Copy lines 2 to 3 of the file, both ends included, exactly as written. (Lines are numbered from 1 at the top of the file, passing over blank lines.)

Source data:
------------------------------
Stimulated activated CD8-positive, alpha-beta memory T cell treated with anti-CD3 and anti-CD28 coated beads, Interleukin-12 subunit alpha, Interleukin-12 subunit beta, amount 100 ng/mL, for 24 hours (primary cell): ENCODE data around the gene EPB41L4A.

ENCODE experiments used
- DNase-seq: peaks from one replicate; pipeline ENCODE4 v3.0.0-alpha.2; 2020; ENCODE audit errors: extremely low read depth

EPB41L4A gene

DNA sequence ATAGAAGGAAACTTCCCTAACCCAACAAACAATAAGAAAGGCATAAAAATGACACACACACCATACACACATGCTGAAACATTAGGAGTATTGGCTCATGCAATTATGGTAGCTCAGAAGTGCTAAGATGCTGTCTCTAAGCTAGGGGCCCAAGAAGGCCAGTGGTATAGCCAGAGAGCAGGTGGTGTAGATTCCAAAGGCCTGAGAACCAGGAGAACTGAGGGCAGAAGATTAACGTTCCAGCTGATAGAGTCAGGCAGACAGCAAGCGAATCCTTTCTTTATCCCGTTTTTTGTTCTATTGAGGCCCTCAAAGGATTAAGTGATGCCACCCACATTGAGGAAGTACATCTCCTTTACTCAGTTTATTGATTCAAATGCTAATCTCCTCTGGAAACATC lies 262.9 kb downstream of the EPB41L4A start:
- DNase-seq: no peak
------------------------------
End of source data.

ENCODE experiments used
- DNase-seq: peaks from one replicate; pipeline ENCODE4 v3.0.0-alpha.2; 2020; ENCODE audit errors: extremely low read depth